During WWII, the US had a special relationship with the 0.50 caliber M2 Browning.
In fact, the US Armed Forces continue to use it even today. From an offensive standpoint, this had been used by fighters like the P-51 Mustang. It’s also been used as a defensive weapon on bombers like the B-17 Flying Fortress.
But now and then, a question would pop up which one is significantly better, 0.50 cal or cannons?
During the Battle of Britain
During World War I and the interwar period, the .50 cal was highly reliable. The US stuck with the 0.50 cal even during WWII when others didn’t.
The British Commonwealth forces, on the other hand, started switching to the 20 mm Hispano cannon, making it their primary plane weapon. The RAF noticed that even eight light machine guns weren’t scoring as many kills.
Thus, they decided that a 20 mm cannon was necessary to defeat German forces as German planes started getting more armor. The Brits were unsure whether the 0.50cal would be enough.
Furthermore, as armor started being introduced, no one could tell whether or not a .50cal was going to be effective against it. The 20 mm cannon was considered a future-proof concept.
Never Give a German a Cannon
From the other side, the Germans realized that if they wanted to limit their aircraft’s weight, they would need to rely on fewer guns. To do that, they need to take on guns with plenty of destructive power, hence the 20 mm cannon.
The MGF, MGF-M, MG151-20, and the later MK-108 cannons were introduced. A single hit from these weapons meant the end. This weapon worked well against fighters and heavier planes like bombers.
German and RAF Thinking
There are some discussions on what was better, the British Hispano or German MG 151-20. Both guns and ammunition worked differently, fulfilled a different purposes, and did well. However, they operated on the same principle- dispatching an enemy plane quickly with relatively few hits.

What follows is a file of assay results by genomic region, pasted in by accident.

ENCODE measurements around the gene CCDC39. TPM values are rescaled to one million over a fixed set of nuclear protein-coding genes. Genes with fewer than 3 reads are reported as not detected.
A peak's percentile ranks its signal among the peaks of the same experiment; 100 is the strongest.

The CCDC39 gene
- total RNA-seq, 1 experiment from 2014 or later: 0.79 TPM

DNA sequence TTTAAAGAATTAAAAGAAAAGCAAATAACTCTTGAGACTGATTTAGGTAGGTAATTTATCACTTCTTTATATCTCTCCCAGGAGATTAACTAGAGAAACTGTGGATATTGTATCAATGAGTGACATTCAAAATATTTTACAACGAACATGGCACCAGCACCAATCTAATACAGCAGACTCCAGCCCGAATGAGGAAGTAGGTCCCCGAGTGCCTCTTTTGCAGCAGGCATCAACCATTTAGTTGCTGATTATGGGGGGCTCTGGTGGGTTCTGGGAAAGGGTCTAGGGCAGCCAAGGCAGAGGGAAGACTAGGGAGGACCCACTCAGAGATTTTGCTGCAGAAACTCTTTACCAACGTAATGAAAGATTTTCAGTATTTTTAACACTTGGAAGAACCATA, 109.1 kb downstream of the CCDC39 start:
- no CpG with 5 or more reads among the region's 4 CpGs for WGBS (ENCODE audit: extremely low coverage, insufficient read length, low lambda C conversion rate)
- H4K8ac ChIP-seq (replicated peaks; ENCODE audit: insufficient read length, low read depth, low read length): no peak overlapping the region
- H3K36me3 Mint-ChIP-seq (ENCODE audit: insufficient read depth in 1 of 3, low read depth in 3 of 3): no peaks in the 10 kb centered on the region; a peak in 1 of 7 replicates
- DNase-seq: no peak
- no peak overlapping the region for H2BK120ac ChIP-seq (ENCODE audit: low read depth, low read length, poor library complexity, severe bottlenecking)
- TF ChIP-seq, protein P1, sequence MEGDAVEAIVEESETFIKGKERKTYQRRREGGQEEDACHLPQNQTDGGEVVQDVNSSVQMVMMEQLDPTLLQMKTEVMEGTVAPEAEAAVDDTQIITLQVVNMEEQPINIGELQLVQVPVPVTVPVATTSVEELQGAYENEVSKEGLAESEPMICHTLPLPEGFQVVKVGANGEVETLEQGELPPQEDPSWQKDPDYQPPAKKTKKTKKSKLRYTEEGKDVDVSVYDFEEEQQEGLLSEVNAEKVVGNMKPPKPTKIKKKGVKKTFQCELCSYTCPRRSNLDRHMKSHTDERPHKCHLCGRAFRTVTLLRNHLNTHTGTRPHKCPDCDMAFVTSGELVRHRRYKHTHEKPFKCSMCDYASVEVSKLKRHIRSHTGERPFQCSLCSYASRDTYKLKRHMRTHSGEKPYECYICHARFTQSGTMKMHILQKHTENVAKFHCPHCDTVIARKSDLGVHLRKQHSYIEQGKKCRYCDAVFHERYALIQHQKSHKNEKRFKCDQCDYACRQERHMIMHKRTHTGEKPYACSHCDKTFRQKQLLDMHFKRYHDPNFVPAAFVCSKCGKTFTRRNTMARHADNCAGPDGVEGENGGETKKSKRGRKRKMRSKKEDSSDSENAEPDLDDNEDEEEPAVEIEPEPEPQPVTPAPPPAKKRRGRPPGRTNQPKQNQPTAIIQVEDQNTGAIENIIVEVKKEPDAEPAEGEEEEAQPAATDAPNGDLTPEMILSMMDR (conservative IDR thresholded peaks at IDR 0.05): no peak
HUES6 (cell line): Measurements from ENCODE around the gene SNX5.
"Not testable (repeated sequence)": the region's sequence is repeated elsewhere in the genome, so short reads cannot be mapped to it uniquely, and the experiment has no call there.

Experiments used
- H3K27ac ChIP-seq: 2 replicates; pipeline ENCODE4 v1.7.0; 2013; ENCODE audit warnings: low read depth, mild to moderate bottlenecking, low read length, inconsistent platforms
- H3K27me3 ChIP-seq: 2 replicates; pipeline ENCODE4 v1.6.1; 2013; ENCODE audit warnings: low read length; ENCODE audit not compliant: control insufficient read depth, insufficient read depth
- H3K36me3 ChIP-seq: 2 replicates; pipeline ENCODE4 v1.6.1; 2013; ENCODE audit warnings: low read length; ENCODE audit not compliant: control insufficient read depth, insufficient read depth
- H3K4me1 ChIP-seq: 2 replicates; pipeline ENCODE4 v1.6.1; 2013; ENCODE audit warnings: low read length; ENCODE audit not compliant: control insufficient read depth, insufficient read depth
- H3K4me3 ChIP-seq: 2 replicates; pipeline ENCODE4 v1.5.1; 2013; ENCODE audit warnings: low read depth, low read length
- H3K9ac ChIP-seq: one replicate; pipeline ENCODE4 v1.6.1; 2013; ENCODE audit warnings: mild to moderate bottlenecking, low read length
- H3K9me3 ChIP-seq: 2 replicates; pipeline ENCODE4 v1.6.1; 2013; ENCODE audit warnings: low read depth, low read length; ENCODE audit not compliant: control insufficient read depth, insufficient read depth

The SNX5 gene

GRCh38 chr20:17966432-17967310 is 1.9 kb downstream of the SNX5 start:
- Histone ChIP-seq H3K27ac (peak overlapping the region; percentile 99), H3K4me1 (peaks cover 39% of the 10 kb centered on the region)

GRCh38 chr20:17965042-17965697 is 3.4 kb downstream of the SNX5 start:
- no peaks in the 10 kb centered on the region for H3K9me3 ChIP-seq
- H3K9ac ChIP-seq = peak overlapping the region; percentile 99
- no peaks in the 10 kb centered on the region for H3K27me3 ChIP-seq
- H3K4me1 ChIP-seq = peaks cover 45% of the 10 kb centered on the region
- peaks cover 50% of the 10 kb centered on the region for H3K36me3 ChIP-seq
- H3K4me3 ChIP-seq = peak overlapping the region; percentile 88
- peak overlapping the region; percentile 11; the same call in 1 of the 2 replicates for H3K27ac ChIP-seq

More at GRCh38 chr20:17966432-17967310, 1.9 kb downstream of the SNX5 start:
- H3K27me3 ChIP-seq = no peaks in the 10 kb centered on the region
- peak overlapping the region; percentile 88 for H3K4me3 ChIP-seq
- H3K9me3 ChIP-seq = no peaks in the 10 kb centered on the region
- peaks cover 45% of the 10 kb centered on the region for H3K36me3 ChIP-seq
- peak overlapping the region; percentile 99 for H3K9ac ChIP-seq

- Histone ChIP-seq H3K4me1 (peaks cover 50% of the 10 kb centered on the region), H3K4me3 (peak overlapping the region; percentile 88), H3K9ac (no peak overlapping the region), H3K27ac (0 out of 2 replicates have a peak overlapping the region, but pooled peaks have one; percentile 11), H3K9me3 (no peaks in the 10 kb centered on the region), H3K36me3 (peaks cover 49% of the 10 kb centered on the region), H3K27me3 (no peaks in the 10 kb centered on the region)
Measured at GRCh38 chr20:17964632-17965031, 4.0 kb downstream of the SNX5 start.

Both the Brits and the Germans went with 20 mm cannons for their own reason, which had some overlap.
Thoughts About The 0.50 cal
Although 0.50 cal isn’t the most efficient gun for its size and weight, there are other aspects of it are often ignored, such as its accuracy, range, reliability, and cost-effectiveness. It had good penetration potential and ballistics, and there was plenty of force behind these rounds, although not as much as a 20 mm AP around from a Hispano.
It had logistical advantages too- almost all US aircraft used the same ammunition, making the production pretty straightforward. However, it doesn’t mean that it doesn’t come with limitations. For instance, most Germans would rely on armor to protect them from 0.50 cal fire. A 20 mm shell, on the other hand, could go through that armor.
To sum it up, the Germans went with the cannon because they wanted a lot of potential behind a small number of guns. Germany compensated for the bomber threat by using cannons of a higher caliber to increase the chances of a one-pass, one-kill on heavy bombers.
On the other hand, the US thought that the best solution was to place a lot of heavy machine guns on their aircraft. It had an excellent overall performance, and more guns and bullets can quickly compensate for any deficiency. Thus, in WWII, the 0.50 cal was great for US aircraft based on operational and tactical needs.